Don't insist that employees accept severance agreements on the spot, which would violate the Older Workers Benefit Protection Act (OWBPA), said Robin Shea, an attorney with Constangy, Brooks, Smith & Prophete in Winston-Salem, N.C. Anderson said that if an employee volunteers to sign a release immediately, the employer should tell him or her, "No, take it home and think about it."

The OWBPA requires specific information be provided to employees age 40 or older during layoffs if they are offered severance in return for signing a release. For group layoffs including two or more employees 40 or older, the laid-off workers get 45 days to consider the separation agreement and must also be provided notice of the others selected for termination, including title and age, the ages of all individuals in the same job classification or organizational unit who were not selected, and how the determinations were made, among other requirements.

Anderson said she sees a lot of employers mistakenly provide only 21 days for individuals to consider the separation agreement in a group layoff, even though 21 days is appropriate only when just one older worker is being discharged.

Employers that are laying off workers may not be able to afford severance pay. If they do provide severance, some experts recommend they require a release to reduce the risk of lawsuits. (Scott said emphatically, "Don't pay a severance without a release.")  Others say no release should be required because a release looks like the employer has something to hide, stated Christine Walters, J.D., SHRM-SCP, an independent consultant with FiveL Co. in Westminster, Md.

If employers provide a severance, should they include a clause in the release stating that laid-off workers are required to notify the employer if they get another job so the severance payments can end? "Some say yes—no double dipping. You are paying to tide them over until they get a new job," Walters stated. "Some say no because they are giving the person money to say thanks for their prior years of service and not conditioned upon what happens moving forward."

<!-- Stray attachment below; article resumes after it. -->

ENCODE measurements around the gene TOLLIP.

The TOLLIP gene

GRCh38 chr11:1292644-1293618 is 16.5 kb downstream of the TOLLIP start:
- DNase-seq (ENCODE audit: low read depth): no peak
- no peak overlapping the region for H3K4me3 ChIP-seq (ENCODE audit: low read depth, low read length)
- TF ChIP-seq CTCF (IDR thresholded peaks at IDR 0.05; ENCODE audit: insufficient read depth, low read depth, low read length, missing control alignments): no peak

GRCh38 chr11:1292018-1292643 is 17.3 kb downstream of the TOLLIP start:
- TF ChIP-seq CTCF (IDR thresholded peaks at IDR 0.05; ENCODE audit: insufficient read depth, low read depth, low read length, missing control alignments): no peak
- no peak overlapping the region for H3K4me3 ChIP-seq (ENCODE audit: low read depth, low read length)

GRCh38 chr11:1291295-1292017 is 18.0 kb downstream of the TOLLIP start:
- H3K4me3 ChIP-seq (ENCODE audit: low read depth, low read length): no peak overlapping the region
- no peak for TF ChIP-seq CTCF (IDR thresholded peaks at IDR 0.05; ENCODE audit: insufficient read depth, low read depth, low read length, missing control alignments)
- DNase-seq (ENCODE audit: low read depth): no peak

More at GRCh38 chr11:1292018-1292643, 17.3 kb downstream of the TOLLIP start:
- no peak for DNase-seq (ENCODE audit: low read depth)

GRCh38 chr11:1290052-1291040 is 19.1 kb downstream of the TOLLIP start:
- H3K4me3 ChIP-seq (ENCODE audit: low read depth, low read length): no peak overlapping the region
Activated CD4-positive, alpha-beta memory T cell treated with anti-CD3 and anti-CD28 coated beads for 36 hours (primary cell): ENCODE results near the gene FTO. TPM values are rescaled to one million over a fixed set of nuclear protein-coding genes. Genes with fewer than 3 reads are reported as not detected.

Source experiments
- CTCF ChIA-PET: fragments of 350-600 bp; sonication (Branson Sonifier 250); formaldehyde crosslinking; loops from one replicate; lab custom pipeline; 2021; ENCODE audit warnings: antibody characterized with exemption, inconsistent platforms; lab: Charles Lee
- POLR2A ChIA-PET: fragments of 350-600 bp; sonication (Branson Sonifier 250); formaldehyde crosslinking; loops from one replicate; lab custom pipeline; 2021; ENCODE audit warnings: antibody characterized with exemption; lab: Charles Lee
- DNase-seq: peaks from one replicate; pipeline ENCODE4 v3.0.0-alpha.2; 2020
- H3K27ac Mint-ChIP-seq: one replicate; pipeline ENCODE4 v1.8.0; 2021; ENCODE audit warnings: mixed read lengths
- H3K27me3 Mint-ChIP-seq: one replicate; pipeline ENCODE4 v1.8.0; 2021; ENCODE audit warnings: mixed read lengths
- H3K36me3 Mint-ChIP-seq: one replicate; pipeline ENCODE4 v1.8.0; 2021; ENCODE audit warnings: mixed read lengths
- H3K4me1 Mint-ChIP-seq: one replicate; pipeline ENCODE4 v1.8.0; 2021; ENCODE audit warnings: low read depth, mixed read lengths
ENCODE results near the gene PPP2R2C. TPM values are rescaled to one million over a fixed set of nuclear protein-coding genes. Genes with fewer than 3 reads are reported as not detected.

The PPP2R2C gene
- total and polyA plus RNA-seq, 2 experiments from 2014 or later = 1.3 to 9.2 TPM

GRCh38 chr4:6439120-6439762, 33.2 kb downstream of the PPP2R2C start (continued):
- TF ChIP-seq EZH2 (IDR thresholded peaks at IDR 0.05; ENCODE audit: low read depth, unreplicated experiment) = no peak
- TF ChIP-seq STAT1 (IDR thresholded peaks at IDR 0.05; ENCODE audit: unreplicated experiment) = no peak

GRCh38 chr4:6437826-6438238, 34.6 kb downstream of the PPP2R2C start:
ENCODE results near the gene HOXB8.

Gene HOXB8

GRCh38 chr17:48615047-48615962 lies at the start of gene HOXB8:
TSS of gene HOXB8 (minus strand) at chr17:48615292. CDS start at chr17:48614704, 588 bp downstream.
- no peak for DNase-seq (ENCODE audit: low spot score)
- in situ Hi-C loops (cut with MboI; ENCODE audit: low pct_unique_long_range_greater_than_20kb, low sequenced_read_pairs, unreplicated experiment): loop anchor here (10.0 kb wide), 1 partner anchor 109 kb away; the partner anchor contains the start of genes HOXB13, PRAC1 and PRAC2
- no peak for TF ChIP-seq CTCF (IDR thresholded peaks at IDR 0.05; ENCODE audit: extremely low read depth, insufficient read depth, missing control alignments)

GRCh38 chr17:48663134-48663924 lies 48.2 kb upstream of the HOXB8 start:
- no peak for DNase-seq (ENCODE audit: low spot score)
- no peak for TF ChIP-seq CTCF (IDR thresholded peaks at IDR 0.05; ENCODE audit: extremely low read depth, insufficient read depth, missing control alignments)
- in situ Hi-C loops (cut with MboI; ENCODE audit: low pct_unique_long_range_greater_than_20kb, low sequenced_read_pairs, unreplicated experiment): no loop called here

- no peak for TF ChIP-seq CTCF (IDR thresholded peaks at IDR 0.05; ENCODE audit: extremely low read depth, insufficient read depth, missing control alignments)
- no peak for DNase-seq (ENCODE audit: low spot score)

Don't assume that you can elect to pay accrued, unused vacation as part of the severance deal, Shea cautioned. "Under many state laws, that will be wages, which means the employee has a right to the payment at the same time that he or she receives a final paycheck, regardless of whether he or she accepts a severance agreement."

Remaining Employees

HR should reach out to employees retained after a layoff to boost morale and productivity and calm fears.

"Don't forget your 'survivors,' " Walters said. Co-workers often are upset when they see their fellow workers laid off. "If you have an employee assistance program, notify them of the RIF so they can be prepared for an uptick in visits, and remind your employees that remain that the EAP [employee assistance program] is there for them."

'Most people will be thinking, "Am I next?" '

David Epstein, SHRM-SCP 
Director of Domestic Human Resources for Doctors Without Borders

[SHRM members-only HR Q&A: What is an employee assistance program (EAP)?]

"Most people will be thinking, 'Am I next?' " said David Epstein, SHRM-SCP, director of domestic human resources for Doctors Without Borders in New York City. "Be as generous as possible with severance [and] health benefits as you can. If possible, allow staff to say goodbye as long as there are no security issues. Closure is important for both the laid-off workers and those remaining in the organization. Always treat people with respect and dignity."

[SHRM members-only toolkit: Managing Downsizing by Means of Layoffs]